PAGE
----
You’ve read of obsession with all things marshmallow (here and here). You’ve read a post outlining obsessive stalking following of The Weary Chef’s Happy Hour. (A much earlier post had offered only four cocktail recipes.) You’ve seen batch after batch after batch of homemade ice cream, one even damaging my phone. Then there were the four batches of caramel sauce (in. a. row.) to achieve a dark enough color. And the most recent “project” using 24 overripe bananas in as many hours? Yes to obsessive. With the banana post in particular, more than one facebook comment suggested that I was possibly a bit bananas myself.

So here’s my question: Do folks blog because they are obsessed enough about a topic that they absolutely have to write it up and put it out there for others to read? Are all bloggers bananas?

Everyone writes for their own reason, so I wouldn’t presume that all come from a place of obsession. But I know absolutely that there’s oodles of passion behind a blogger’s reasons for writing, no matter the topic. And maybe your blog serves the purpose that mine does for me: to legitimately attend to my obsessions.

And with this thought, I return to my original question (feel free to head up to the top again as it’s likely been forgotten during this long-winded intro): What to write up next? I didn’t like the idea that came to me as it seemed repetitive. But. What’s an obsessed food writer to do? It seemed that food for fun was to go bananas AGAIN. (Sorry guys. I really fought this one.)

You’d think the smoothie, roasted puree, and cake made last week would have satisfied my banana fever, but the siren call of four bunches of browned bananas clearanced out at 99 cents was too much for me to resist. I snapped the bananas up and roasted them Perky Poppy-style, using brandy instead of last round’s rum. (I also skipped the butter and the resulting puree was as divine as the last batch.)

The puree went into Barefoot Contessa’s Banana Sour Cream Pancakes, which could pass for dessert as easily as they could breakfast. The bananas are added to the top of the ‘cakes before flipping, adding a flavor hit bar none. (“Bananas in a basket!” read one facebook comment.) Thanks, amb, for pointing me toward a killer recipe.

Barefoot Contessa's were prettier, but they couldn't have tasted any better than this stack

Barefoot Contessa’s were prettier, but they couldn’t have tasted any better than this stack

Though some would have stopped at one banana recipe, I had Trace in the Kitchen’s Banana Chocolate Chip Cookies to make. Only changes: upping the 3/4 cup chocolate chips to 1 cup as that last 1/4 cup was begging to be used and adding a dot of Marshmallow Fluff to each dough ball just because I could. These cookies were as tasty and soft and dreamy as Trace had promised.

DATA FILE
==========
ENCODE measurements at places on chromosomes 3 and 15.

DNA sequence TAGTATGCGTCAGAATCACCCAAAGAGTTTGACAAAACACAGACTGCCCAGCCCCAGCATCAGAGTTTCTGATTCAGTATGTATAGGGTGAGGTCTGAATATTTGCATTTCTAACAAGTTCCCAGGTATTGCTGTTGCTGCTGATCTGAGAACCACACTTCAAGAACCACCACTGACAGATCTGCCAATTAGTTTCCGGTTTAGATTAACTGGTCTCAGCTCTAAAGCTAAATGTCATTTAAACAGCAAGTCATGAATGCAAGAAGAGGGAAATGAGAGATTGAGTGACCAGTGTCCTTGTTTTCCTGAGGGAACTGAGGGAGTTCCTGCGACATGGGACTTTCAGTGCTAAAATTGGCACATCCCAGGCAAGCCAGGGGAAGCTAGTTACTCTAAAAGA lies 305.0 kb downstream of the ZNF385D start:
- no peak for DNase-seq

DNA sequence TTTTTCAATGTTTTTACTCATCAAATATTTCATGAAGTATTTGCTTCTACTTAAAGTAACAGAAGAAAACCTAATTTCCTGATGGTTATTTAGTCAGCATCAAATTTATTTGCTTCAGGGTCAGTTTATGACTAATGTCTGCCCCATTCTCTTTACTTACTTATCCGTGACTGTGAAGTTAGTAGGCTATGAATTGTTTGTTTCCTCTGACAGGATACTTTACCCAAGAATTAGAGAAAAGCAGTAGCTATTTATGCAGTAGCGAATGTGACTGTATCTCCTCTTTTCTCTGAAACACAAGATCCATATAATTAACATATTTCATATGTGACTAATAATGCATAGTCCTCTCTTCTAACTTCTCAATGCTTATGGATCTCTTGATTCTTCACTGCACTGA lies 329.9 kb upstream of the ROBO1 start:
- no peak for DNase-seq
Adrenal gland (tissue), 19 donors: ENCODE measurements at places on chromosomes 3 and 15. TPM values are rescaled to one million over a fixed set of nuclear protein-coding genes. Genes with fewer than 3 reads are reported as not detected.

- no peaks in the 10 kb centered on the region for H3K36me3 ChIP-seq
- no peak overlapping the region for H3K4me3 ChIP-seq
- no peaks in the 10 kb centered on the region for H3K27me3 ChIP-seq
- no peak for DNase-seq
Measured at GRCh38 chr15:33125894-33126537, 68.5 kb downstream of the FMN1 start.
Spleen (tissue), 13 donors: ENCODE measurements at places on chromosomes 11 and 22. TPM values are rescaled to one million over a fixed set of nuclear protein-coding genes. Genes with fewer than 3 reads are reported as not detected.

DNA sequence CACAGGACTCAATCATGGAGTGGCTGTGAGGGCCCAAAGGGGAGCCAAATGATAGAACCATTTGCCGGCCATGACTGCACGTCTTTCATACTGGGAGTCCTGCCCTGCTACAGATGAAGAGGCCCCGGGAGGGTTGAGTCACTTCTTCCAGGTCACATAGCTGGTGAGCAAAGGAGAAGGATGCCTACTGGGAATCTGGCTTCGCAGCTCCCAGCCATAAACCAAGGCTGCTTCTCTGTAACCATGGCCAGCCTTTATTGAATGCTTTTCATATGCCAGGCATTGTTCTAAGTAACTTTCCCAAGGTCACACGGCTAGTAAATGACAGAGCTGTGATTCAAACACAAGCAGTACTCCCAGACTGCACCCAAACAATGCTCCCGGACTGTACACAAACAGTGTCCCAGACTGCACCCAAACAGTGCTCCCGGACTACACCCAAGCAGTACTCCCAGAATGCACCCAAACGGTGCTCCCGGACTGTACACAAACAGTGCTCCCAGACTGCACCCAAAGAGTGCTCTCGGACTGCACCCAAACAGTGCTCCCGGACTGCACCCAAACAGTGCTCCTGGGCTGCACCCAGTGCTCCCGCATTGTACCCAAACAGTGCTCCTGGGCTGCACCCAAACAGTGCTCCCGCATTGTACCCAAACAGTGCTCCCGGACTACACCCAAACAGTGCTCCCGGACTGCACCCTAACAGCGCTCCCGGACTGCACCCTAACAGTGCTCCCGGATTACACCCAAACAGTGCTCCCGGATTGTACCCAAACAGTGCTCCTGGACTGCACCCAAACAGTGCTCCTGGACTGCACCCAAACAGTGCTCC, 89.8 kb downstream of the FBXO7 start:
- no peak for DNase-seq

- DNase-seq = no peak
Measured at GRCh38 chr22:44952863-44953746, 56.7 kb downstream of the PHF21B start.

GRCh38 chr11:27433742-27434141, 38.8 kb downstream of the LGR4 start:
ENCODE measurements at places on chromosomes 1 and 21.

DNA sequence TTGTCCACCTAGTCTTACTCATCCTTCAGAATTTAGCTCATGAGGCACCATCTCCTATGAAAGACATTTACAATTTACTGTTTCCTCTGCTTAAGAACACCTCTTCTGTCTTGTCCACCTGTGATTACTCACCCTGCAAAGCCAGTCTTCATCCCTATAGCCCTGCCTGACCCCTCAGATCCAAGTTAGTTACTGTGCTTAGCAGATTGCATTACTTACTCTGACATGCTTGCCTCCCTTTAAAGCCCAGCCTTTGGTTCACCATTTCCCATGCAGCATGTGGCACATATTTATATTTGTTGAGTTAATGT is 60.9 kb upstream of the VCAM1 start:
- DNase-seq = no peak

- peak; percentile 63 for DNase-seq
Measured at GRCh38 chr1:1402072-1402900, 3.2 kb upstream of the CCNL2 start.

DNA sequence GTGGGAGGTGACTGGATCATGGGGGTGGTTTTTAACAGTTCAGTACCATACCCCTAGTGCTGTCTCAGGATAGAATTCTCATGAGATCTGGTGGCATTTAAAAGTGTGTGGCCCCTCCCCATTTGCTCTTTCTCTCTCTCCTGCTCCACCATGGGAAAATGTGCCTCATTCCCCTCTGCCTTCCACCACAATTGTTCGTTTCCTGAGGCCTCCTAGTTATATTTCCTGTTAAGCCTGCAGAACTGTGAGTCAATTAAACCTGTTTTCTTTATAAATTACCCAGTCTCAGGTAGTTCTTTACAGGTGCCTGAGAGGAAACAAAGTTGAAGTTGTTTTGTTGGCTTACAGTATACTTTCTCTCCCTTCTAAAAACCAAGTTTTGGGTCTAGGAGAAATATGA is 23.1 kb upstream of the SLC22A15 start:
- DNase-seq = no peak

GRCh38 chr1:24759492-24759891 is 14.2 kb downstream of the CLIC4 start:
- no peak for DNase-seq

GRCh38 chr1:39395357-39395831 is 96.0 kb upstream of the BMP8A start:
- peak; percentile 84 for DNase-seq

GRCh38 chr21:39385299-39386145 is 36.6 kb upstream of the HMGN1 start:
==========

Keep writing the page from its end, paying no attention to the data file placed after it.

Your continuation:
little banana dough balls with a spot of fluff

little banana dough balls with a spot of fluff

Thanks, Trace in the Kitchen, for a fun recipe!

Thanks, Trace in the Kitchen, for a fun recipe!

Next up was Saucy gander’s Ultimate Banana Bread, which included the extra step of draining thawed frozen overripe bananas, then reducing that liquid by half and stirring it back into the puree. It calls for whole wheat flour–a plus–and its crowning touch is a layer of shingled banana slices sprinkled with caster sugar. The cupboard bare of caster sugar, I grabbed a bottle of coarse pink sugar (found in the cupboards of moms of young girls everywhere), though next time will use coarse sanding sugar as the pink didn’t do it for me. But the banana bread itself was a winner. Removing some of the water from the mashed bananas heightened their flavor, making the final bread richer and more darkly banana-y.

not sold on the pink, but Ultimate Banana Bread is indeed Ultimate

not sold on the pink, but Saucy gander’s Ultimate Banana Bread is indeed Ultimate

Also on my list were these delicious-looking peanut butter banana chocolate bars from Kelli’s Retro Kitchen Arts, though a closer look revealed banana cake mix, not fresh bananas. The photo looks so amazing, I’ll eventually find a way around the cake mix dilemma and come up with a version for my brandy-roasted bananas.

And that, I hope, is the end of my banana tale. I raise a (Weary Chef) cocktail to bloggers everywhere, celebrating our obsessions, passions, and willingness to share. Thank you for reading about mine.

marshmallows with spirit

Googling gets results. Seemingly any question can be brought to the keyboard and an answer can be found. Among the bazillions of ways google makes “research” easy is as recipe-finder.